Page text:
My Myspace page becomes a giant collage depicting my undeniable love for Dana and Tegan and Sara. I’m not hiding anything. In fact, I think I’m making it pretty impossible for anyone who knows me to say, “that girl MUST be straight.”
Even in the world of don’t-offend parenting, I got as far as I did because I tell the fucking truth. I might have the only parenting book to regularly drop the f-bomb. My entire brand is built on being not-blend-in-able.
Why did you make David a vampire, even though he told you no? Why did you keep hurting that woman, when she told you no, too? You always said that you only wanted people who were willing. You scared me. I’m going to try not to think about it.
It has been a ruthless summer and we have plenty of pent up aggression towards the cosmos, but there is no anger in the air. We’re engaging in one of punk’s most sacred rituals out of pure love for our fallen comrade.
“He walked over and poured a scotch and water. He walked into the bedroom with it, took off his shirt, pants, shoes, stockings. In his shorts he went to bed with the drink. It was 15 minutes to noon. No ambition, no talent, no chance.”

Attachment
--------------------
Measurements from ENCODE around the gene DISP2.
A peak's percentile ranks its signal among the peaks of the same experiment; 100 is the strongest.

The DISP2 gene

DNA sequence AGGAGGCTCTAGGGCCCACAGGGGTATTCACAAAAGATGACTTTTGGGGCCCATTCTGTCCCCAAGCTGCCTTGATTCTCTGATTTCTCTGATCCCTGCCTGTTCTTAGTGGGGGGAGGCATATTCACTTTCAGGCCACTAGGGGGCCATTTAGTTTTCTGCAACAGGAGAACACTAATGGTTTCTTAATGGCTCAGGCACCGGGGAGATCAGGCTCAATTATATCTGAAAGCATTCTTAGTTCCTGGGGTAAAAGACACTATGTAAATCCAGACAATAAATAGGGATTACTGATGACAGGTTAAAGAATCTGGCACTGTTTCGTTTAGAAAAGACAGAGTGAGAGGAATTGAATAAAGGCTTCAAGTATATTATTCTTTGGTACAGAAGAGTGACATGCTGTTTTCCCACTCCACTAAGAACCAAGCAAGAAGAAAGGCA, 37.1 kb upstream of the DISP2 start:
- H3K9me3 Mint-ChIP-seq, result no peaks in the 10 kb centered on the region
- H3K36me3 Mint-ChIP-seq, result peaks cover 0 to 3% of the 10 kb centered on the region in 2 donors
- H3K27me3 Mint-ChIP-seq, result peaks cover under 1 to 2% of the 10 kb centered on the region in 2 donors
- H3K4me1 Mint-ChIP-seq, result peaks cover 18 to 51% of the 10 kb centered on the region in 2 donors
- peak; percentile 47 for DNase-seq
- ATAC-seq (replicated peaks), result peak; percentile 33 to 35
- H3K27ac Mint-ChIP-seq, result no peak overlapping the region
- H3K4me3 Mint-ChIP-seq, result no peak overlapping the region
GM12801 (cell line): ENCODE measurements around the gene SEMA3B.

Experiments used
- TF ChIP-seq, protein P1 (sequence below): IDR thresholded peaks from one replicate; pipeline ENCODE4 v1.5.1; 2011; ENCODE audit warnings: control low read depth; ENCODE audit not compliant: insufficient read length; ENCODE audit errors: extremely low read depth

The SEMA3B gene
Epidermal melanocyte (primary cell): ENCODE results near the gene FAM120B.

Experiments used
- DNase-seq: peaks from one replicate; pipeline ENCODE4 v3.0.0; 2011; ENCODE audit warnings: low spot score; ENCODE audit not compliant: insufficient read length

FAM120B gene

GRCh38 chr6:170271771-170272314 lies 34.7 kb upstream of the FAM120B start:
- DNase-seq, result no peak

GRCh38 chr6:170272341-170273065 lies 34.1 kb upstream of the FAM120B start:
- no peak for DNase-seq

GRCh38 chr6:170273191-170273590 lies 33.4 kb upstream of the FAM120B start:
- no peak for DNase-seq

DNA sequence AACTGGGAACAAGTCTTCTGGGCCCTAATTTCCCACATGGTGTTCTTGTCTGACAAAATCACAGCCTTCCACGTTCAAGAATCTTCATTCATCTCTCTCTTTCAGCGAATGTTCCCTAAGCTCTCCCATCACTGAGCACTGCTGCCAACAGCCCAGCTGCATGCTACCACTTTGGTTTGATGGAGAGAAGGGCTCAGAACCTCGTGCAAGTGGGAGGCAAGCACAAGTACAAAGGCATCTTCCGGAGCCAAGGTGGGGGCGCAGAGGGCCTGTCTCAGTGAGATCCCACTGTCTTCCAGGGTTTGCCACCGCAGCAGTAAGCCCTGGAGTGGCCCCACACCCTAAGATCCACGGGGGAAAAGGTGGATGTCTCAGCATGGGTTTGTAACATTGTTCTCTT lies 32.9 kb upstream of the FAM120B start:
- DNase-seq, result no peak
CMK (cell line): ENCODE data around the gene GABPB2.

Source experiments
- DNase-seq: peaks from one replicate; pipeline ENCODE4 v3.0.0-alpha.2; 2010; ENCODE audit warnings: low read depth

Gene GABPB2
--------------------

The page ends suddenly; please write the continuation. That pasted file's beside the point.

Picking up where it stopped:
I know there are depressed people who are tired all the time and ones who cut themselves and ones who may or may not think about ending it. But in pop culture, there is only one kind of OCD, and Adrian Monk is just the latest version.
See, this way, I can prove I’m smart — an urgent need as I continue to fail spectacularly in French or algebra. I can prove it, in particular, to my Dad. Beat him at his own game, make him proud — it’s flawless logic, no?
She takes hold of her ebony Queen. I can’t help but admire the piece, its intricate details standing out against the contrasting background of her pale skin. “I can’t believe you gave up your advantage,” she says. She knew what I was going to do before I did it. It’s like she can see my future. But I can’t see hers.